The Simple Truth: A Home Book

Front Cover
Lee and Shepard, 1877 - Sermons, American - 151 pages
0 Reviews
Reviews aren't verified, but Google checks for and removes fake content when it's identified

What people are saying - Write a review

We haven't found any reviews in the usual places.

Other editions - View all

Common terms and phrases

Popular passages

Page 56 - The year's at the spring And day's at the morn; Morning's at seven; The hill-side's dew-pearled; The lark's on the wing; The snail's on the thorn: God's in his heaven — All's right with the world!
Page 15 - Did you ever hear my definition of marriage ? It is, that it resembles a pair of shears, so joined that they cannot be separated ; often moving in opposite directions, yet always punishing any one who comes between them.
Page 20 - For forty years she was the true and loving helpmate of her husband, and by act and word unweariedly forwarded him as none else could in all of worthy that he did or attempted. She died at London, 21st April 1866, suddenly snatched away from him, and the light of his life as if gone out.
Page 93 - And he was angry, and would not go in: therefore came his father out and entreated him. And he answering said to his father, Lo, these many years do I serve thee, neither transgressed I at any time thy commandment; and yet thou never gavest me a kid that I might make merry with my friends: but as soon as this thy son was come, which hath devoured thy living with harlots, thou hast killed for him the fatted calf.
Page 148 - And well our Christian sires of old Loved when the year its course had roll'd, And brought blithe Christmas back again, With all his hospitable train. Domestic and religious rite Gave honour to the holy night ; On Christmas eve the bells were rung ; On Christmas eve the mass was sung : That only night in all the year, Saw the stoled priest the chalice rear.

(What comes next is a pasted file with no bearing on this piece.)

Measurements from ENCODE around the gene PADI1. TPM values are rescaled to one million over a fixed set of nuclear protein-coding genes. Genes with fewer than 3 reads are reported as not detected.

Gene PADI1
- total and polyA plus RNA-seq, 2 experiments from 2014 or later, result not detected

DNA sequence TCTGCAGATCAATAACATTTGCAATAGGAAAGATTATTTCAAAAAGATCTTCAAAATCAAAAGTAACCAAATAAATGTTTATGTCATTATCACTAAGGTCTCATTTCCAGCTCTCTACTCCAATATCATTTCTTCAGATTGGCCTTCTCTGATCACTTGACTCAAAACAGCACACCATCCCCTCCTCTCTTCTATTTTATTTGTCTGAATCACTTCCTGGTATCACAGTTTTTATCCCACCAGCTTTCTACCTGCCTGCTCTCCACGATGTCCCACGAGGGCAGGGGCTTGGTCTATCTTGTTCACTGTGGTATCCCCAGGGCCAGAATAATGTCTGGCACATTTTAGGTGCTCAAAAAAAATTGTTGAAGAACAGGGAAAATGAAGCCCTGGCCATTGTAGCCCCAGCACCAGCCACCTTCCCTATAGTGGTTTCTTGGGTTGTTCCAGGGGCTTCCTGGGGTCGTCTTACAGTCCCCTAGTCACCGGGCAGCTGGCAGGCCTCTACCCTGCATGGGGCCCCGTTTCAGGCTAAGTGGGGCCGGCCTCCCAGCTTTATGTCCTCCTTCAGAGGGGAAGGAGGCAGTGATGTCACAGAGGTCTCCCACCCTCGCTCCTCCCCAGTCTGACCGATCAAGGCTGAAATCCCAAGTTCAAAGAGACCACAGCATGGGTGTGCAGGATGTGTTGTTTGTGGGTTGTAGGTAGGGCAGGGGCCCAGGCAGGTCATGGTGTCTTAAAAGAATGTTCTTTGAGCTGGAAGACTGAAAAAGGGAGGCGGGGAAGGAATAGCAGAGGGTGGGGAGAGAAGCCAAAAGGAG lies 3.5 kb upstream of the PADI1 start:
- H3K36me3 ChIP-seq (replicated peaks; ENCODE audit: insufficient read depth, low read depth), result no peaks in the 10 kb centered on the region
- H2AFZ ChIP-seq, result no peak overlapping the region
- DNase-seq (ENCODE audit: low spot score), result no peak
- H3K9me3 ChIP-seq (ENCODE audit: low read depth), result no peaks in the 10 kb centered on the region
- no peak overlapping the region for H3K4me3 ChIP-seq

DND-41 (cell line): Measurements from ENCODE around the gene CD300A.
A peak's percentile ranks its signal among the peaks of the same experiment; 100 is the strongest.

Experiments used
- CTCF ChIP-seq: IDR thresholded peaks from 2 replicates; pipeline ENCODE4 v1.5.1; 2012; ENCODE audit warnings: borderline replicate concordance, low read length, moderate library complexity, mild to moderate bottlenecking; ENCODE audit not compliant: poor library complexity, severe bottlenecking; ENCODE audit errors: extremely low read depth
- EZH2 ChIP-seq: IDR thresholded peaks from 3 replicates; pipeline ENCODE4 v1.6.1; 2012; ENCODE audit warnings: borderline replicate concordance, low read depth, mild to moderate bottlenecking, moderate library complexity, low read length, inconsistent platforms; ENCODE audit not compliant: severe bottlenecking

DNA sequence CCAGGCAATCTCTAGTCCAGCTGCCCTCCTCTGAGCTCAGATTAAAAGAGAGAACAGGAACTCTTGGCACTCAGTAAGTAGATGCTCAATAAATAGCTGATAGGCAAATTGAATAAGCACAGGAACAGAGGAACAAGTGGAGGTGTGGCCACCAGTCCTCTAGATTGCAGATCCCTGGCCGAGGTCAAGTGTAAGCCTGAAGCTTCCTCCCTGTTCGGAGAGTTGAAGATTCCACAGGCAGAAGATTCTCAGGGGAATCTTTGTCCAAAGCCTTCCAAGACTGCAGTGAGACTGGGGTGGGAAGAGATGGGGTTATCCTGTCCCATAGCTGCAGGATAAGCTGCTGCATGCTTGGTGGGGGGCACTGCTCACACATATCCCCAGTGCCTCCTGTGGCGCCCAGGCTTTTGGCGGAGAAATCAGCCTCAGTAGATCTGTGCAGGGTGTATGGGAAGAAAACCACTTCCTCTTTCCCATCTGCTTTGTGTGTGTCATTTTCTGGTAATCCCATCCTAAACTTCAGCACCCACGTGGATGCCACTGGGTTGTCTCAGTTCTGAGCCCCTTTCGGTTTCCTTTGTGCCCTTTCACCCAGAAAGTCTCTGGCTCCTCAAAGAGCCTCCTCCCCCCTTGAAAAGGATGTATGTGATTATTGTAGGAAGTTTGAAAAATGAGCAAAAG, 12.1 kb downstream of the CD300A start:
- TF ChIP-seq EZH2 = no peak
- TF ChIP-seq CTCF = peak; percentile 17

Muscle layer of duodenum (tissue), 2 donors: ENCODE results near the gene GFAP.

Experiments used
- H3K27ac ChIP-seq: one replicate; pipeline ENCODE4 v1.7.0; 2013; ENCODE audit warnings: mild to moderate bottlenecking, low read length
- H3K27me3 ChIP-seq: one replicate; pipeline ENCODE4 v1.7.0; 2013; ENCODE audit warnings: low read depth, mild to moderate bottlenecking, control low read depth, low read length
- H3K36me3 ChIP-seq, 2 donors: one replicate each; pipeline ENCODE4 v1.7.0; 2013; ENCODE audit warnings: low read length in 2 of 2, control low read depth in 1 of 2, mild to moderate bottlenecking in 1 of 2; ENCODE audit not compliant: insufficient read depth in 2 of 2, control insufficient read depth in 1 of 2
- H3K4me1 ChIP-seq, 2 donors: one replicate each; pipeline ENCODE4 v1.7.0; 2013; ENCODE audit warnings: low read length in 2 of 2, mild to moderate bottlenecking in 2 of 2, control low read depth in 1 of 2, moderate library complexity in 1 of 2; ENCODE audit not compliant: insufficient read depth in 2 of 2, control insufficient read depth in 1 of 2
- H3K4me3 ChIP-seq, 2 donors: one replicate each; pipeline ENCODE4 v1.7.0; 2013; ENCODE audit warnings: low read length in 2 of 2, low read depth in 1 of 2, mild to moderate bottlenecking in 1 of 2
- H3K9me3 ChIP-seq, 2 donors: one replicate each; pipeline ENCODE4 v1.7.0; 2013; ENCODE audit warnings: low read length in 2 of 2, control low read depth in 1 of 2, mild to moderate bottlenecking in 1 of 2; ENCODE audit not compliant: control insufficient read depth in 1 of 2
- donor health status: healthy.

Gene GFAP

Page 50 - Woe be it to him that offends against one of these little ones. It were better for him that a millstone were hanged about his neck, and he were cast into the depths of the sea...
Page 16 - I've never troubled to ask. Something like hogmanay, I expect." "What is that?" "People being sick on the pavement in Glasgow." "Oh!" "Do you know how the poem ends? 'Now we maun totter down, John, But hand in hand we'll go, And sleep together at the foot, John Anderson my jo.
Page 124 - Man is permitted much To scan and learn In Nature's frame ; Till he well-nigh can tame Brute mischiefs and can touch Invisible things, and turn All warring ills to purposes of good.
Page 21 - It is sown in corruption ; it is raised in incorruption : It is sown in dishonour ; it is raised in glory : It is sown in weakness ; it is raised in power : It is sown a natural body ; it is raised a spiritual body. And so it is written, The first man Adam was made a living soul ; the last Adam was made a quickening spirit.
Page 58 - Goldsmith that was just as good as stories, would ever touch these others after one or two trials. One of these books that used to lead all boys captive in those good old days, this boy I saw in my dream would hug up close to his bowl of porridge, and eat and read...

Bibliographic information